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  • Obviously what Christer meant by a ‘lame stone’s throw away’ was a short distance. Berner Street was a short distance from Ma Lechmere’s house at the time and could easily have been on the route Lechmere used to get there.



    If you tell your wife and kids, ‘I’m off to see my mum for the evening’ and return several hours later, how on earth would they know what time you arrived/left your mother’s house?

    Comment


    • I had my doubts before, but now I’m inclined to believe that Sunday was indeed Lechmere’s day off work. So the earlier time and location of Stride’s murder fits very nicely.

      Comment


      • >> ... how on earth would they know what time you arrived/left your mother’s house?<<

        Scene #1: Couple of days after the murder Mrs L takes some food over for daughter, chats with Ma C,

        Mrs L: " Charlie was really late Saturday what were you two doing?"

        Ma C: " Whatcha mean late? He left here well before the rain started!"
        dustymiller
        aka drstrange

        Comment


        • Originally posted by drstrange169 View Post
          >> ... how on earth would they know what time you arrived/left your mother’s house?<<

          Scene #1: Couple of days after the murder Mrs L takes some food over for daughter, chats with Ma C,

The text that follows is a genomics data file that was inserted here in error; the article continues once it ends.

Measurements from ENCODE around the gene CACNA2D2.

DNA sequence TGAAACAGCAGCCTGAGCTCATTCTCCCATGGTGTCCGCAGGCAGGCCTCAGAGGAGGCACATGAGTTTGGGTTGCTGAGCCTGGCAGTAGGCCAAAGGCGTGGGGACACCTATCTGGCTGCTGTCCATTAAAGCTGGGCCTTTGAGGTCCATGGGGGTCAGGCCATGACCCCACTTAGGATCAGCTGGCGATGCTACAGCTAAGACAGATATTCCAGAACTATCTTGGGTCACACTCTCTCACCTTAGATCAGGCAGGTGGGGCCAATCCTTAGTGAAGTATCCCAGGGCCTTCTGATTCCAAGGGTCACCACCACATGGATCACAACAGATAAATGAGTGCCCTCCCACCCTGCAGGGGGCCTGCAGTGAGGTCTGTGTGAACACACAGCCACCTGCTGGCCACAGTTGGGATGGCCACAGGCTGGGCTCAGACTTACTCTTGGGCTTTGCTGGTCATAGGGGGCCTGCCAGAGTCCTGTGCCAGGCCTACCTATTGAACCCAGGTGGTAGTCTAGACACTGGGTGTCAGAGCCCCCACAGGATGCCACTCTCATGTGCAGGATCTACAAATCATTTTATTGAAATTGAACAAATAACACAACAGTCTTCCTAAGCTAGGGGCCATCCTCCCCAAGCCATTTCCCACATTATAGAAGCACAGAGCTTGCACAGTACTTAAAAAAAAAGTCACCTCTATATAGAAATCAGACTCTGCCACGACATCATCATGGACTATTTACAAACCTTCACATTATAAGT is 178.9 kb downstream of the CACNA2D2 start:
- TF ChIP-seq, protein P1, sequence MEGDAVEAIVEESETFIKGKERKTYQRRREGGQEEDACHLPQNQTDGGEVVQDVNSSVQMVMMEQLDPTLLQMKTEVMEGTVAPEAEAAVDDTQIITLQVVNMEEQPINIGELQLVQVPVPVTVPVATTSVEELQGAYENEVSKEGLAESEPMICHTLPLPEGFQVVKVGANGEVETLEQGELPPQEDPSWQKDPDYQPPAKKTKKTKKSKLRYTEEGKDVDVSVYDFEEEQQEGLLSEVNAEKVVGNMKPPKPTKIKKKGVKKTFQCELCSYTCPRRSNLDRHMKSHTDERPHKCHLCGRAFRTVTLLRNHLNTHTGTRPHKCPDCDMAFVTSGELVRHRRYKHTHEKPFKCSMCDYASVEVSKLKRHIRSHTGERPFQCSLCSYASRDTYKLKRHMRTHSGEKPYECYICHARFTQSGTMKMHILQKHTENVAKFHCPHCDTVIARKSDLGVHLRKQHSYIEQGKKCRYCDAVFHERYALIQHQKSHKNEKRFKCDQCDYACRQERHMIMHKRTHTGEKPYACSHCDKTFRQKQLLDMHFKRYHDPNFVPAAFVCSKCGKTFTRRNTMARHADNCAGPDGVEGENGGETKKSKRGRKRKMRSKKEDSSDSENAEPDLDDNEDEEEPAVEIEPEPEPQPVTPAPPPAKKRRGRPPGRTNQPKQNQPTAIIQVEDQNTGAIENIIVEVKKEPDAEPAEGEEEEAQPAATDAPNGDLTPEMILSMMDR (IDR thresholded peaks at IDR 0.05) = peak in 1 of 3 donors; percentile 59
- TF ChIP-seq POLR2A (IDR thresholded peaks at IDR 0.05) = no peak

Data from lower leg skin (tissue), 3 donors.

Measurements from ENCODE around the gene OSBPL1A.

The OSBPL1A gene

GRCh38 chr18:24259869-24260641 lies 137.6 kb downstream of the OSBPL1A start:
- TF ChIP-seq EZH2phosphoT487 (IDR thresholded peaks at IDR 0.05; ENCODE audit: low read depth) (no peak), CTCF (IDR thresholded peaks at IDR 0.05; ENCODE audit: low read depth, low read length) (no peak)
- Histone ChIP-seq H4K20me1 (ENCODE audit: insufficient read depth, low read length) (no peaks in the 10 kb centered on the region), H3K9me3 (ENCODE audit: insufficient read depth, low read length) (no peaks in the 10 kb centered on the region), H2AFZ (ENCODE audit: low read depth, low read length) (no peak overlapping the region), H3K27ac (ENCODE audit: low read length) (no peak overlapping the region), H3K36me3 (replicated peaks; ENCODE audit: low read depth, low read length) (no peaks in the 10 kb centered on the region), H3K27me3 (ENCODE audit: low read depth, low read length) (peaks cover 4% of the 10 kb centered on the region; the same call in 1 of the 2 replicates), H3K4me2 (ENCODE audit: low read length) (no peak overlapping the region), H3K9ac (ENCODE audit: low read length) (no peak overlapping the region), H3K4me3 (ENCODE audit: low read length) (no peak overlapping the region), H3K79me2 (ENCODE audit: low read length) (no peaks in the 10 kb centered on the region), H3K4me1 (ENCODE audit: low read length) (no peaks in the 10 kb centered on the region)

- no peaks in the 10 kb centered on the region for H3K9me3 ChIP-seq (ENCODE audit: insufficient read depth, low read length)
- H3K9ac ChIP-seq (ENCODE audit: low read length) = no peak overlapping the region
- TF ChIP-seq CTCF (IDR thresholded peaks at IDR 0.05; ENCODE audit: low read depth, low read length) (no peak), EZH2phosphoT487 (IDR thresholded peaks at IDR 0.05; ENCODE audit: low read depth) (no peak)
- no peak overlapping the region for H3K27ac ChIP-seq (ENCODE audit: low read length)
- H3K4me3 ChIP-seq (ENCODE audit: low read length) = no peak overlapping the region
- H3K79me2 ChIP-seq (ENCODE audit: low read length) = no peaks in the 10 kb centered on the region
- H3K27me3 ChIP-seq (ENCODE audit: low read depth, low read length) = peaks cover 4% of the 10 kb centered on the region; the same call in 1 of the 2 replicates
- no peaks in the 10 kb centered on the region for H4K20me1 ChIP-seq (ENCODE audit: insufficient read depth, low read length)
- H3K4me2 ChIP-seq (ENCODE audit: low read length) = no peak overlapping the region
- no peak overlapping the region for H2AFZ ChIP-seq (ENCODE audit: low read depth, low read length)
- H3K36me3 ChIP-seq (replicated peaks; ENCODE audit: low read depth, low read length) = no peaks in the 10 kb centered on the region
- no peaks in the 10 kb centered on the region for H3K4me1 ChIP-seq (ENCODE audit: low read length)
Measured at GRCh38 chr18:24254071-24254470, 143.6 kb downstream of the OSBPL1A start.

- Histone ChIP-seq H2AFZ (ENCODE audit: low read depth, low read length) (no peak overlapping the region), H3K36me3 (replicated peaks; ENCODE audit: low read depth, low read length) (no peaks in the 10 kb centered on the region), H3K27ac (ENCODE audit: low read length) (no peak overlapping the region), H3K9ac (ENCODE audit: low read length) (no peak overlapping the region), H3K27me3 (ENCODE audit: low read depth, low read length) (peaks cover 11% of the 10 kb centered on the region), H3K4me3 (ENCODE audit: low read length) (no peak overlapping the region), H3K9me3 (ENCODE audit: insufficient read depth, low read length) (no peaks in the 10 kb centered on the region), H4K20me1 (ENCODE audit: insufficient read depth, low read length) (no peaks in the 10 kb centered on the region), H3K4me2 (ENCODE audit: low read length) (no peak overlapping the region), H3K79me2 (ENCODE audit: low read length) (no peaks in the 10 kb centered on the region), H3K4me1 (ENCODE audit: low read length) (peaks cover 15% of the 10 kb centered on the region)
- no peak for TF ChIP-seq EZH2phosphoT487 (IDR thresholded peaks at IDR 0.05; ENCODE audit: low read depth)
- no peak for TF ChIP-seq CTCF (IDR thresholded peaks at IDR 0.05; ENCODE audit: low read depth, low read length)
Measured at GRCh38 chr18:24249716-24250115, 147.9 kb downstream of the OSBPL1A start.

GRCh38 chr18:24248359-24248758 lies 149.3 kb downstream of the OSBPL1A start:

Mrs L: " Charlie was really late Saturday what were you two doing?"

          Ma C: " Whatcha mean late? He left here well before the rain started!"
          Who’s Ma C? Is this a new addition to the ‘cast of thousands?’ ;-)

          Ma L: “Yes, he left about the usual time but came back later, soaking wet.”


          Or,

          Ma L: “Did Charlie get wet on his way home on Saturday?”

          Mrs L: “I’ve no idea, I was fast asleep when he got in.

          Or,

          Mrs L: “I think I’ll pop some of this left over stew over to your mum later.”

          JTR: “No, it was delicious, I’ll finish off myself.”


          Comment


          • Originally posted by MrBarnett View Post
            I had my doubts before, but now I’m inclined to believe that Sunday was indeed Lechmere’s day off work. So the earlier time and location of Stride’s murder fits very nicely.
            hi gary
            also that since he wasnt onhis way to work, he had time for eddowes and the whole apron/gsg events
            "Is all that we see or seem